09 April 2009

BAAABI All But Dead in Its Current Form

The now stalled negotiations between British Airways, Iberia and American Airlines to form a true joint venture are all but dead in their current form after BA's leader Willie Walsh told a Spanish Newspaper that “These negotiations aren’t a distraction for our management team,” he said. “BA and Iberia know each other very well, so I don’t feel under any calendar pressure.”

Perhaps not so for him - but in March his opposite number at the former Spanish National Carrier indicated that a decision was both imminent and would indeed be made at the end of March. Well that came and went with no public announcement. So pretty much that puts paid to the possibility of a BA+IB merger in the short term.

So this leaves the proposed BA+AA+IB (BAAABI to you and me) JV in limbo. American might just start to get impatient with their European cousins.

In my opinion the IB+BA merger has lost its luster and wont regain it for some time. Willie has many more urgent issues on his plate. When he says this topic "isn't a distraction for our management team" that is somewhat of an understatement. BA has many pressing issues on its plate that far outweigh the merger. Not least of which of course is the current situation with its traffic numbers. March is likely to be awful at the very time when the US market is actually showing some signs of life. Whereas total US travel agency transaction numbers were off by a lesser amount in March that the disastrous numbers in Jan and Feb, International yields went into the toilet.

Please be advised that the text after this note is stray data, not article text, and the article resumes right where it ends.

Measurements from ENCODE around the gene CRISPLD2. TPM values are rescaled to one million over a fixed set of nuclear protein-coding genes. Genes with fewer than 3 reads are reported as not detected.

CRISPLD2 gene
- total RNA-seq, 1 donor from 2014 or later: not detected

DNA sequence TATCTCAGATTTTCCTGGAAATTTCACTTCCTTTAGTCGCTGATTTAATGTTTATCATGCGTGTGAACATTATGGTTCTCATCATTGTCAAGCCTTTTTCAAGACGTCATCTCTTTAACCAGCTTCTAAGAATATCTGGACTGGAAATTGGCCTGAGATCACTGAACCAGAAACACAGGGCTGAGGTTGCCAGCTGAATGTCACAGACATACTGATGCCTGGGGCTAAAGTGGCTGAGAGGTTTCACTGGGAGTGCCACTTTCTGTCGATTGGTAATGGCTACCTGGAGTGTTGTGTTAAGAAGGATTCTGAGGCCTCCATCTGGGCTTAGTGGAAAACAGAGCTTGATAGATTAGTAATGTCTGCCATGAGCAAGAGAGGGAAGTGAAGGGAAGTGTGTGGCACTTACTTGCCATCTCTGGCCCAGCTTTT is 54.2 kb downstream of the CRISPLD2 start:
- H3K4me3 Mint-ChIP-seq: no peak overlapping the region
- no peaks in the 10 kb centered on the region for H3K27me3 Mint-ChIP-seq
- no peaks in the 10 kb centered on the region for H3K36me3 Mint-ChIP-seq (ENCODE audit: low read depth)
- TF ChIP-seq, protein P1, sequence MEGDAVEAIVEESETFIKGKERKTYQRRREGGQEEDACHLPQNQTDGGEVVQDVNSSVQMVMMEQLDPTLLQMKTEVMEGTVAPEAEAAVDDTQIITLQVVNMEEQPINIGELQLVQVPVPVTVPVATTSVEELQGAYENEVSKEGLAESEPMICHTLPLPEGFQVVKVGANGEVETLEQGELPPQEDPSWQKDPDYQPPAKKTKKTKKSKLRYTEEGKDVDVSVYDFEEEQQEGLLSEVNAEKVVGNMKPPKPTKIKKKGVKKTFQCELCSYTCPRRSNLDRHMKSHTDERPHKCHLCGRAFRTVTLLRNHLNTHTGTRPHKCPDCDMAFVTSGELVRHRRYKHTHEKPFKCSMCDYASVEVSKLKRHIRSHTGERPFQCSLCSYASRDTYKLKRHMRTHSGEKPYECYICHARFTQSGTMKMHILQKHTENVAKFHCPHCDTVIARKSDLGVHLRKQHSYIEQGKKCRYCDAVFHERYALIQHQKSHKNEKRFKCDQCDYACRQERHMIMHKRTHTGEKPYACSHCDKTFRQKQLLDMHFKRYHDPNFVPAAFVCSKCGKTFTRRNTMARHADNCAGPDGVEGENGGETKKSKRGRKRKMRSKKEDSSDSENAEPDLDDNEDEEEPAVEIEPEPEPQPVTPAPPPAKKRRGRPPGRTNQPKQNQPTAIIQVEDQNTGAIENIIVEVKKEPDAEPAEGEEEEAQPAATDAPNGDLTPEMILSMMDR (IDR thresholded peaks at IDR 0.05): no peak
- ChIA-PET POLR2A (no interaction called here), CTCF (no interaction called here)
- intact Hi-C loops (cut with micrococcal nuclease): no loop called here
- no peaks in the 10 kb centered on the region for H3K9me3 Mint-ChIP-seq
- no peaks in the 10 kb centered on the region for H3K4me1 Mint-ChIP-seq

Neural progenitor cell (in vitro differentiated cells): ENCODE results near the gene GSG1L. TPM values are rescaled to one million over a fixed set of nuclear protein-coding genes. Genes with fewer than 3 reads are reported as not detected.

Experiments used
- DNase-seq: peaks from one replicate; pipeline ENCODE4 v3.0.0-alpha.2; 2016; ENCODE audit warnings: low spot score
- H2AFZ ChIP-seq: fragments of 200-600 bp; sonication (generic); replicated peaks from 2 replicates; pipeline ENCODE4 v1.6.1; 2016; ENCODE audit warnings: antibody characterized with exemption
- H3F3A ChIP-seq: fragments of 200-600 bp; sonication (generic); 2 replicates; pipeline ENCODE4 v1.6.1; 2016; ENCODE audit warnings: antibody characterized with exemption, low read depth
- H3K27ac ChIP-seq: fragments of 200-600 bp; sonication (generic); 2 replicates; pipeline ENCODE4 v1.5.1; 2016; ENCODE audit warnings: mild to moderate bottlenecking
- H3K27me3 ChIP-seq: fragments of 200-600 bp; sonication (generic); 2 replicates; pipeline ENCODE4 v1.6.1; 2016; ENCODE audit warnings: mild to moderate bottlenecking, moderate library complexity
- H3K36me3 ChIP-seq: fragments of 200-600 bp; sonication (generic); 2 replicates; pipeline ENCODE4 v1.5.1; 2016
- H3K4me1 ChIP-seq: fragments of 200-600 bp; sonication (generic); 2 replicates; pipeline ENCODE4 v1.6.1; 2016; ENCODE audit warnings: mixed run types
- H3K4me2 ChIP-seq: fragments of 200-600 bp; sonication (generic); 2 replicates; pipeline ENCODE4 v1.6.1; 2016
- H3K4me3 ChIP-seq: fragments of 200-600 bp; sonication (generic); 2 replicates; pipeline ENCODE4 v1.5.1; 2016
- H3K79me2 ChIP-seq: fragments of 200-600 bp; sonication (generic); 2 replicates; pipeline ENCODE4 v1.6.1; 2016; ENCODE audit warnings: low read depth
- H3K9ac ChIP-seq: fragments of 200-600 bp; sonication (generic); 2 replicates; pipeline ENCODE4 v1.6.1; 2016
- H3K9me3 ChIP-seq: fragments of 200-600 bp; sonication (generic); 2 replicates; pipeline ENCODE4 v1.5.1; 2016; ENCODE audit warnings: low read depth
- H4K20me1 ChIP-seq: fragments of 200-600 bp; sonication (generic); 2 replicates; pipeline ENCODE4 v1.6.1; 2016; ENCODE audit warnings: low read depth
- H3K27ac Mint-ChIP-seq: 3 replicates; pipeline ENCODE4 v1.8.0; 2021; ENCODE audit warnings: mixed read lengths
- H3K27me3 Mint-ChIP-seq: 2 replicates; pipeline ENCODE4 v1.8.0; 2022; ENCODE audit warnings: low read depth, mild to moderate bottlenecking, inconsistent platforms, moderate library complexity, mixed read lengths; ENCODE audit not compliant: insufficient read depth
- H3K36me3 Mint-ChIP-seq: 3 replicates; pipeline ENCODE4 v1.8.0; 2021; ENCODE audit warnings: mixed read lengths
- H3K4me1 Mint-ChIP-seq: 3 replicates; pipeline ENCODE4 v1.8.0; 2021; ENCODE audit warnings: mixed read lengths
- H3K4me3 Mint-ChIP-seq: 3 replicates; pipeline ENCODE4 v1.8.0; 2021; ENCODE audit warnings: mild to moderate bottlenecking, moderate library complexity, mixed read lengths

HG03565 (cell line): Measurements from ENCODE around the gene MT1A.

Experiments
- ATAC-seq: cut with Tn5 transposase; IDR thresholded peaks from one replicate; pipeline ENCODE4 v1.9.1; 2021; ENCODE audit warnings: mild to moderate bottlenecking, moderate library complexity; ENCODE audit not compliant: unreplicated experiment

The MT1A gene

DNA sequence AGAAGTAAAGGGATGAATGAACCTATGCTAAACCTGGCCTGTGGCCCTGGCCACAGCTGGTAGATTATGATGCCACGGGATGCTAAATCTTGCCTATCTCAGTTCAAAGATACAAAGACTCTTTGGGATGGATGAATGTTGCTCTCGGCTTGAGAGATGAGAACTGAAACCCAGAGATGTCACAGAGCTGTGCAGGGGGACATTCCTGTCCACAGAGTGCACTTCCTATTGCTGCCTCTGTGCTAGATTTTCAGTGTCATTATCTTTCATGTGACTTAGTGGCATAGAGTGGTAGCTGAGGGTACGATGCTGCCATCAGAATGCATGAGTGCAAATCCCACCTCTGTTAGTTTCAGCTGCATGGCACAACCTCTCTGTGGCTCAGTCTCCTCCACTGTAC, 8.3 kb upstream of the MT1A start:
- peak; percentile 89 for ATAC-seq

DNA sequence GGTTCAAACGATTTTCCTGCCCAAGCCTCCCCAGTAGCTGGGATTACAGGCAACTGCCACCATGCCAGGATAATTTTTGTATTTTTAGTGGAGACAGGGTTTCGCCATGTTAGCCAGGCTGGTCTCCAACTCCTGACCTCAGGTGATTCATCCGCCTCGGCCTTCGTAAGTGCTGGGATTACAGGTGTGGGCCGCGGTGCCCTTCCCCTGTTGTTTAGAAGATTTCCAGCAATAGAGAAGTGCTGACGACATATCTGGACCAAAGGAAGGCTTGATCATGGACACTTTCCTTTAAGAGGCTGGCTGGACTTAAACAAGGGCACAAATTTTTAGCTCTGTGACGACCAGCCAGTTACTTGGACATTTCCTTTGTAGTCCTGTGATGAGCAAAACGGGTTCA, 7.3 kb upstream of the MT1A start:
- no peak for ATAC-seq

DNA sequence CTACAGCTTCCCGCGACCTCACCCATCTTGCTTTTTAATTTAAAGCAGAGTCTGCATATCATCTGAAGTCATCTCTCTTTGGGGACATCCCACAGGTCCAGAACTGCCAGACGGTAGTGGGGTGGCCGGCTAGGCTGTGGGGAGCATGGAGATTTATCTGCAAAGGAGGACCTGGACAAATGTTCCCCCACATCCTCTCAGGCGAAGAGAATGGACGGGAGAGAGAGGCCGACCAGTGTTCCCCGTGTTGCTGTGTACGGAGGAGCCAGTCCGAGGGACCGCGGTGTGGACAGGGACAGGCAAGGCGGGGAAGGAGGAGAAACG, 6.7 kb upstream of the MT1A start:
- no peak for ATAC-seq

So does the transatlantic JV make sense in this environment? Specifically booking numbers for March show that international transaction numbers were off by 8% vs the total transactions off by 11%. However when the value of all US agency issued tickets is counted the proportion was reversed 27% vs 25%. I guess those Wall Street Types have either stopped traveling or are slumming in Coach - or more likely on domestic airlines. Anecdotally we are hearing that many recipients of US government bailouts are quietly instituting a buy American policy. The logic is that the US public would be really outraged if they thought that their tax dollars were being used to fly in business or first on a foreign airline when their own carriers are hurting so badly. Thus BA is clearly hurting badly and their numbers show it. BA's profile on the Transatlantic that represents such a large part of its business right now just stinks.

However with Continental getting its Star anti-Trust immunity nod this week - AA at least must be thinking that things are looking up. Not so fast quickdraw. AA+IB+BA's share of traffic at LHR is not dropping - actually it has climbed. With AA closing LGW and STN last year all their eggs in the Southeast of England are now concentrated at LHR. The dominant position that the triumvirate comprise at Fortress LHR is not likely to change any time soon either. Thus the dominant position they would exert on the Transatlantic market remains a threat to any competitor.

QED I think my supposition is that BAAABI is still dead.

Let's hope that they can come up with something magical to revive this.


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